When something challenges our values we need motivation, we procrastinate, we say “I don’t know” or “I can’t” or “I’m not like that”. A kid might need motivation to clean the room but not to play video games. Same with adults, males might not need motivation to watch the football game on Sunday but they might need a lot of motivation to go to three different malls shopping for shoes.
We will spend our time, energy and money in those things that support our values. Spending money on vacations, Nano shoes or nutritional supplements might feel easier than spending money on the campaign for National Public Radio or having to buy a new motor for the garage door. You might find it easy to go and work out but challenging to clean up a storage room. You don’t mind to spend one hour working out but you might mind wait one hour for the car to be ready at the mechanic or at the airport waiting for your return flight.
The same way that we have individual values there are collective values. Values vary from culture to culture (middle east and western countries for example), from regional culture to regional culture (west US -east US) and even from group to group (Roman catholic – Southern Baptist) Values are beliefs of a person or social group in which they have emotional investment either for or against something.
We assign labels in life according to our hierarchy of values. Good or bad, nice or mean, kind or cruel, Godly or un-Godly, for example. What this means is that we maintain an imbalanced perception of life that is guided by our hierarchy of values. So when we perceive something as bad it is simply challenging our values and we are seeing only 50%. Take for example two independent individuals with strong religious beliefs. The first individual after a long day of work at his convenience store place his $1,000 day earnings in a brown bag but loses them on the way to the bank. This individual, because of his religious beliefs, might blame the devil for his demise and might call the situation “bad”. The second individual, who maybe can’t find a job or has a sick child and many medical expenses, finds the bag but this time, because of his religious beliefs, he thanks God for his good luck and calls the situation “good”. Same event just filtered through their values and perception. The event challenges the first individual’s values but supports the second’s situation. Considering something bad means that we are not seeing at that particular time how that person or that situations is perceived by others. The same principle applies when we consider something as “good”. The man that stays working late at the office is considered “good” by his boss and thinks his employee is a dedicated man but his wife might see that the husband is not a dedicated man because he comes home late and does not spend time with his family. The boss’s values are being supported but the wife’s values are being challenged. Again, every time we assign labels we are not seeing whole; we are only seeing 50% and as you can imagine this can be the source of many conflicts.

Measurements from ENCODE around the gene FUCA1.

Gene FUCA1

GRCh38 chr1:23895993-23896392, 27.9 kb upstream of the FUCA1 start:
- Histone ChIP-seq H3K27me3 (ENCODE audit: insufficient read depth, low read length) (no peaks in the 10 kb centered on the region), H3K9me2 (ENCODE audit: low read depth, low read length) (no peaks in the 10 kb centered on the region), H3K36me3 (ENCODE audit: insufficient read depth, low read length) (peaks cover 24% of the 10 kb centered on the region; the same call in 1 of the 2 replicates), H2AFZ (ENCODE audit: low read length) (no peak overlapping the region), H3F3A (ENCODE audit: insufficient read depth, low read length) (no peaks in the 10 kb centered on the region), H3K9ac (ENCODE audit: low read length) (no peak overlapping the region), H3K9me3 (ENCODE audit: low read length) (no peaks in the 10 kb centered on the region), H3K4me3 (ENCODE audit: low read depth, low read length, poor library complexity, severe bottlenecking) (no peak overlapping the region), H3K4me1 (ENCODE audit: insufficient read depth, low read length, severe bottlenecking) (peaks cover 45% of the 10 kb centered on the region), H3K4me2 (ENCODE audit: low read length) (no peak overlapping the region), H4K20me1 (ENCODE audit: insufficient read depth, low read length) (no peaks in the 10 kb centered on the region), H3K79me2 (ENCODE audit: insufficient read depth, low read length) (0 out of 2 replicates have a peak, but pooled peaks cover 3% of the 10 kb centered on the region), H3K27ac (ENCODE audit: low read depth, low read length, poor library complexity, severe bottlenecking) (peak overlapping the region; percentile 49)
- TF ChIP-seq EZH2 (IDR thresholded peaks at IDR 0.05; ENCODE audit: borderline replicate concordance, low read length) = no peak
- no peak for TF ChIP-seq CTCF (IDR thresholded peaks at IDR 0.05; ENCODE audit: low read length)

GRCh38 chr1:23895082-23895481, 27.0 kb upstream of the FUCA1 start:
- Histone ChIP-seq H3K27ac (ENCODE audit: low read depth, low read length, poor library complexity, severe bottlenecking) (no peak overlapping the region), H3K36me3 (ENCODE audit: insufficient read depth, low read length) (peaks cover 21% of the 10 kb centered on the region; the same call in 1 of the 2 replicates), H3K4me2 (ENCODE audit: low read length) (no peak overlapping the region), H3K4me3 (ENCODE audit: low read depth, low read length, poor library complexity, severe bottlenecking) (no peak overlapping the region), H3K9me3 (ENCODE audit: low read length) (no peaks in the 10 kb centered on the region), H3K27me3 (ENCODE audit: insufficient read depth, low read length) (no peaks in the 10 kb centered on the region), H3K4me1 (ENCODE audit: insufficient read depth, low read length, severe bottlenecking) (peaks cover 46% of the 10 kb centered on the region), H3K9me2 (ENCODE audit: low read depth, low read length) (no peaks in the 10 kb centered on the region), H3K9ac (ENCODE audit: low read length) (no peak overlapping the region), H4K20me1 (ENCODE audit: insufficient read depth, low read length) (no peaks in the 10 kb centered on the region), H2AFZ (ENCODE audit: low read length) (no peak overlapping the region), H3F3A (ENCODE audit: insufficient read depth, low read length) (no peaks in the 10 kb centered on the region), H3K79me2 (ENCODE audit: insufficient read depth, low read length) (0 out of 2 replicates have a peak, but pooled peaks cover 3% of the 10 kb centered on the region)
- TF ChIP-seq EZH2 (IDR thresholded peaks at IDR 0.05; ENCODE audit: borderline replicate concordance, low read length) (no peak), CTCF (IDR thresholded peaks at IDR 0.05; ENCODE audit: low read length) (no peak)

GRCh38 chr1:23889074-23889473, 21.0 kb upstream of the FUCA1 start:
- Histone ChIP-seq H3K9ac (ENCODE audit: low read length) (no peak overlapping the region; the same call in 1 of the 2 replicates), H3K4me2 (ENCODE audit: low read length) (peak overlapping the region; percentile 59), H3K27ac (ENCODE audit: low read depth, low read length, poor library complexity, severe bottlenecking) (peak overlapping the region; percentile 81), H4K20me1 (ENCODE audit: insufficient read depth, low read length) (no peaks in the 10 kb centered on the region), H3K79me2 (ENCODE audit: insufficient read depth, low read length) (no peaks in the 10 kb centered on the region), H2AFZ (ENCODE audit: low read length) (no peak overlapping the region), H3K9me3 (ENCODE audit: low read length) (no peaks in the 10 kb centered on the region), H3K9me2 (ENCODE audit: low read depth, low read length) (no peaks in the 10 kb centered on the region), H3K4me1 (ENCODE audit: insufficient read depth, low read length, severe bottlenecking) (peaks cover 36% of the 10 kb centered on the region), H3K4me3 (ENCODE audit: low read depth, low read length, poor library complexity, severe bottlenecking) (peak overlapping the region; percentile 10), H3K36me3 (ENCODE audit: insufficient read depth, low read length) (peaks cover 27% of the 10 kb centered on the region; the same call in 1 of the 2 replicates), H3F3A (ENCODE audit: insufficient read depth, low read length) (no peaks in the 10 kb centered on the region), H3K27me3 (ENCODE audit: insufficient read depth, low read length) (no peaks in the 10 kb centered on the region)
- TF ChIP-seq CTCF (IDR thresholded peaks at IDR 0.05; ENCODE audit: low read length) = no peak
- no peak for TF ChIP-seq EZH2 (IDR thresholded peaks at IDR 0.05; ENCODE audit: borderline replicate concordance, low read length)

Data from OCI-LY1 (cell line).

Now you can see how our reality is distorted by our values and how we have a biased perception of life. Again this imbalanced perception can clutter your mind, create stress and compromise your health. How it happens we will see in future writings. On our next article of mental fitness we will touch on how we can know our true hierarchy of values and the importance of living our highest values in order to have a fulfilled life.
See you at our awesome box.